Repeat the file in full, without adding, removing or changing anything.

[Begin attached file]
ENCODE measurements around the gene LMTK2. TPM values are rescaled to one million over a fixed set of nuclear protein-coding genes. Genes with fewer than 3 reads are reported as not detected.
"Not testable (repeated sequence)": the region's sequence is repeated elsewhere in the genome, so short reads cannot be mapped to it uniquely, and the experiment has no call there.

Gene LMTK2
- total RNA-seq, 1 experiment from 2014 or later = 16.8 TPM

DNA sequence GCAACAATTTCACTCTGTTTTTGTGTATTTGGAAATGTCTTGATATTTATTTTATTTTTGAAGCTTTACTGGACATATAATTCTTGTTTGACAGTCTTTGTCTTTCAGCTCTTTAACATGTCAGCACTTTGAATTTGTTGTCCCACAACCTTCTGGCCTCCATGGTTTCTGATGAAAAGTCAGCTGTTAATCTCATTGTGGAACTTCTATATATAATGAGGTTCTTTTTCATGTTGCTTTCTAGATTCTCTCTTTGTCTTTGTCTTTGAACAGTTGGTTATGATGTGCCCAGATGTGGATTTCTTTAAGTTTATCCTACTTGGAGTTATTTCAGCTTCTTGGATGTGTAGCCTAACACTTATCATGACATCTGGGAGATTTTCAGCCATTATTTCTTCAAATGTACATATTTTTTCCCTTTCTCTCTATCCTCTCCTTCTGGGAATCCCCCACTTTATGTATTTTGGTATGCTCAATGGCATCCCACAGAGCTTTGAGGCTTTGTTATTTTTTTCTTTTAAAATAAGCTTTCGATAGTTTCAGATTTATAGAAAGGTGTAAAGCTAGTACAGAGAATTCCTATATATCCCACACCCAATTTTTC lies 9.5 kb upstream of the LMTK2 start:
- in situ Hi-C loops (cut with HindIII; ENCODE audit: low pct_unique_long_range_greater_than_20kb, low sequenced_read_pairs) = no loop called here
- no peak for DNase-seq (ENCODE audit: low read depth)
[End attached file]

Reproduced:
ENCODE measurements around the gene LMTK2. TPM values are rescaled to one million over a fixed set of nuclear protein-coding genes. Genes with fewer than 3 reads are reported as not detected.
"Not testable (repeated sequence)": the region's sequence is repeated elsewhere in the genome, so short reads cannot be mapped to it uniquely, and the experiment has no call there.

Gene LMTK2
- total RNA-seq, 1 experiment from 2014 or later = 16.8 TPM

DNA sequence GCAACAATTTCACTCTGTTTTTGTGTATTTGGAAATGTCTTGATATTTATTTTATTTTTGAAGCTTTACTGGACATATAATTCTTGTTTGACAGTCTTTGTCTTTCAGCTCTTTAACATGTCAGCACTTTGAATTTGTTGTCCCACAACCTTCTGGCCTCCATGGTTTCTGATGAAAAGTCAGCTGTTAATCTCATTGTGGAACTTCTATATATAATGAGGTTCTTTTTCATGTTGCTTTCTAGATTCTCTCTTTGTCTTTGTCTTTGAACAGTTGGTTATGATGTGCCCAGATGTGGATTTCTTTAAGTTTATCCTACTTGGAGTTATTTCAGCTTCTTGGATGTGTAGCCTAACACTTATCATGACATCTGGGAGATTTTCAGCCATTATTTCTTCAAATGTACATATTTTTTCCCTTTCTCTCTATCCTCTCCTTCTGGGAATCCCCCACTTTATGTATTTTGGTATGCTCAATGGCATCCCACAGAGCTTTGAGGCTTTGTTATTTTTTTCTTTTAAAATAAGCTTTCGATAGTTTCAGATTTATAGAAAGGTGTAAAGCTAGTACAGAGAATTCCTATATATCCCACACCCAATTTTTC lies 9.5 kb upstream of the LMTK2 start:
- in situ Hi-C loops (cut with HindIII; ENCODE audit: low pct_unique_long_range_greater_than_20kb, low sequenced_read_pairs) = no loop called here
- no peak for DNase-seq (ENCODE audit: low read depth)